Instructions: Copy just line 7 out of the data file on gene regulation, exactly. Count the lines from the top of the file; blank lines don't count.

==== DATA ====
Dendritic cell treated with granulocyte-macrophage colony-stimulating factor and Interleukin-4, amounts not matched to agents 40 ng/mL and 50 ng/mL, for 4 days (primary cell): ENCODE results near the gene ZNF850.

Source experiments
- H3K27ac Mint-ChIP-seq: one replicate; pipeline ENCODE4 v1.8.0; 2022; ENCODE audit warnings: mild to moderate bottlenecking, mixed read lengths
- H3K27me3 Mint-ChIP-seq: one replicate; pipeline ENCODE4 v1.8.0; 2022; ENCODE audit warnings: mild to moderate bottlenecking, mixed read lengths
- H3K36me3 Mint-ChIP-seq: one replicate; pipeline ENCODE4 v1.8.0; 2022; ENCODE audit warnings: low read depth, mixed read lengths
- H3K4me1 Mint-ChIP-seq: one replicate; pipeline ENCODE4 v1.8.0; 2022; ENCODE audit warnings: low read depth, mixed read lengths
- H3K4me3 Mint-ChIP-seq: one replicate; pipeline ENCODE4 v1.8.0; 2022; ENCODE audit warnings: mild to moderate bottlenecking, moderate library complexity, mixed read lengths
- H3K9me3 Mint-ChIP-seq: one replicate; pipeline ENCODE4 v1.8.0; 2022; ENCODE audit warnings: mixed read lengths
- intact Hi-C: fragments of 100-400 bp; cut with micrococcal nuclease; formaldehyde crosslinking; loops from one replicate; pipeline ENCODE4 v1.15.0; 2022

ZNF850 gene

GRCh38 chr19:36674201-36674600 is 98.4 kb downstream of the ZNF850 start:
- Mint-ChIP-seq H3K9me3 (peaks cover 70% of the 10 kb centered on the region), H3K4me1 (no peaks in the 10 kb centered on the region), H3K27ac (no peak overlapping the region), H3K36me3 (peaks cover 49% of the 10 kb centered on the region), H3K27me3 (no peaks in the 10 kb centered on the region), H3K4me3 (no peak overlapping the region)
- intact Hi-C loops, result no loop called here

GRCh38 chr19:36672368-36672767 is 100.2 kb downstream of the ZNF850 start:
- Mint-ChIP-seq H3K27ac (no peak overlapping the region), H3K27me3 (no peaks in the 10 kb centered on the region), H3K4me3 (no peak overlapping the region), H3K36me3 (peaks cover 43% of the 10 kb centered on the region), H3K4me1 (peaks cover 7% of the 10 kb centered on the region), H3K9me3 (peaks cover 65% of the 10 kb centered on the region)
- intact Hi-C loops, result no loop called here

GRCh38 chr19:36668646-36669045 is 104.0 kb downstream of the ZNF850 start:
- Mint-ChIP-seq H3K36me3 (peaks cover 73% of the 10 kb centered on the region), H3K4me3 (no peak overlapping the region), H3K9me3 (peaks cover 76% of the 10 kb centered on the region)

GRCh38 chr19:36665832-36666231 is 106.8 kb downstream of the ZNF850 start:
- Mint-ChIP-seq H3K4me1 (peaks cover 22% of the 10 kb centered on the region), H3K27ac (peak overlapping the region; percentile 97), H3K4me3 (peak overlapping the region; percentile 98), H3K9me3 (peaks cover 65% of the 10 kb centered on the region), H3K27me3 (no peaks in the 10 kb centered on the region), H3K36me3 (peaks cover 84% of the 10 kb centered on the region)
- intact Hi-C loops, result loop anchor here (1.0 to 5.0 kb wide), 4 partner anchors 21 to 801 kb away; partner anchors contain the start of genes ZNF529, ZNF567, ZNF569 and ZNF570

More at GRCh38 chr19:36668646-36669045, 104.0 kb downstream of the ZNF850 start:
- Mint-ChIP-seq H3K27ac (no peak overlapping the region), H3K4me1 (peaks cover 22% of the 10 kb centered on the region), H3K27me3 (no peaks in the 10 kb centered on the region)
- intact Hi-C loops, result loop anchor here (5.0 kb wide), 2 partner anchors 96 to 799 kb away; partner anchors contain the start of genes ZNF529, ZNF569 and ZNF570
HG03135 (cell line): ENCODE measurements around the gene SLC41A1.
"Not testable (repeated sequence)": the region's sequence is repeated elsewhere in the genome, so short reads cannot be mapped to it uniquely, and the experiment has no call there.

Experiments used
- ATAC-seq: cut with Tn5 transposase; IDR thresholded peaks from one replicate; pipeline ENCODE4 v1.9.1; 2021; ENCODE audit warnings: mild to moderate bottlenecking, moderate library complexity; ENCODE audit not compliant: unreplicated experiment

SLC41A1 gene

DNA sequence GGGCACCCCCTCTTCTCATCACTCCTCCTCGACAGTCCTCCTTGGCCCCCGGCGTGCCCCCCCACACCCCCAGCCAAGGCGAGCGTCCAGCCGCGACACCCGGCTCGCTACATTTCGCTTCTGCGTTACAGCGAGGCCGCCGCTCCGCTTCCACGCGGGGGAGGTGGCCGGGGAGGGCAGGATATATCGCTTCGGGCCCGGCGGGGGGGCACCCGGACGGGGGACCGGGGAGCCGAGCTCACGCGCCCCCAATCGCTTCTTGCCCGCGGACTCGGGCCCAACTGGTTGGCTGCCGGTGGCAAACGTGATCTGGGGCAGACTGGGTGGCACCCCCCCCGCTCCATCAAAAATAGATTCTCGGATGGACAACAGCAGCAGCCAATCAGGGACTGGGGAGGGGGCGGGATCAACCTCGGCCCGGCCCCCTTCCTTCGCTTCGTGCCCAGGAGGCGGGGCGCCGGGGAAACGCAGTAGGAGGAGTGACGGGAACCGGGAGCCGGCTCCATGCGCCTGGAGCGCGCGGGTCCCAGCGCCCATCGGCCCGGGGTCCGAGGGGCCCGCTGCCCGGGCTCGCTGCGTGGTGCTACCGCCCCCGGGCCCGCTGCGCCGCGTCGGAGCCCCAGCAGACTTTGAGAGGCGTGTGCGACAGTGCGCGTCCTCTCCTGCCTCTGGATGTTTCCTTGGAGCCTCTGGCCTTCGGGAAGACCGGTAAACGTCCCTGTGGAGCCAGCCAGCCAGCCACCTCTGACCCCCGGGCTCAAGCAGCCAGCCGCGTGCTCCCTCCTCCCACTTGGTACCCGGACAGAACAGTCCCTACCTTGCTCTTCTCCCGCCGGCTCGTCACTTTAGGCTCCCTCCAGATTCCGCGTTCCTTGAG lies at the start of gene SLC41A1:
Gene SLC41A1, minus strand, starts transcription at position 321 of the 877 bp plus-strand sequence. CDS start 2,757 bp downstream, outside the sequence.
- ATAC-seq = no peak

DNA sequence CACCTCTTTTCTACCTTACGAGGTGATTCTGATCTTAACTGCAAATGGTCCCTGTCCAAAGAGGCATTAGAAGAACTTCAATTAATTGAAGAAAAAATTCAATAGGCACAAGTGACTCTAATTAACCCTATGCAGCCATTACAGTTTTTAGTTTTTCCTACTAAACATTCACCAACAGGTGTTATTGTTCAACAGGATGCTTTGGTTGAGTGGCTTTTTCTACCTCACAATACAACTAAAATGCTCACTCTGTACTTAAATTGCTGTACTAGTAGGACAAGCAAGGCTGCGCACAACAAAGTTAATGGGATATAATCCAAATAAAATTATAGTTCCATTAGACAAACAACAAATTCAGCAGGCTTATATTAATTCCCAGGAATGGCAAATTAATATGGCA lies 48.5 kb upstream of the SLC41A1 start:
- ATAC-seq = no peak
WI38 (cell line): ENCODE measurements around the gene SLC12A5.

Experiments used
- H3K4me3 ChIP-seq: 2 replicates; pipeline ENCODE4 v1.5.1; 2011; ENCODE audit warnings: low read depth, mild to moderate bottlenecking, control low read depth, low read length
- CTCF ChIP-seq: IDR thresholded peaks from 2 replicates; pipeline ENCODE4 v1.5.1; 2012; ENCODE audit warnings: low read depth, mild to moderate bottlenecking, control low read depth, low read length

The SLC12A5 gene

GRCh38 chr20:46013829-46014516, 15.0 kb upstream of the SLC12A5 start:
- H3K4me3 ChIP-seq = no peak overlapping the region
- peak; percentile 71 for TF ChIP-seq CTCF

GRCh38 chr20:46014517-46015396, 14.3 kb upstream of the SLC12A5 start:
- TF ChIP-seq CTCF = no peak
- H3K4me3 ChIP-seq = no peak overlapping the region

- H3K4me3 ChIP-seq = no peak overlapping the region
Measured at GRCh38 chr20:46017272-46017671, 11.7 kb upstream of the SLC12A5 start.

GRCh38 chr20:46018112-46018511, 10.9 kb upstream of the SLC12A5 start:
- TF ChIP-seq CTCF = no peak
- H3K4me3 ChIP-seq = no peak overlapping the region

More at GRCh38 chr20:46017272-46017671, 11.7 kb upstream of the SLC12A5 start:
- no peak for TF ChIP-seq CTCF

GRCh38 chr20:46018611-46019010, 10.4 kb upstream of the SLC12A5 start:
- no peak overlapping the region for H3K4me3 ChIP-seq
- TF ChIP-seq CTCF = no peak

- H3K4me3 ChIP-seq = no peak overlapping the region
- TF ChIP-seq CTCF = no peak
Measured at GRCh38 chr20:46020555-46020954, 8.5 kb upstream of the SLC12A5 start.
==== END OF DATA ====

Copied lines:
- H3K4me3 Mint-ChIP-seq: one replicate; pipeline ENCODE4 v1.8.0; 2022; ENCODE audit warnings: mild to moderate bottlenecking, moderate library complexity, mixed read lengths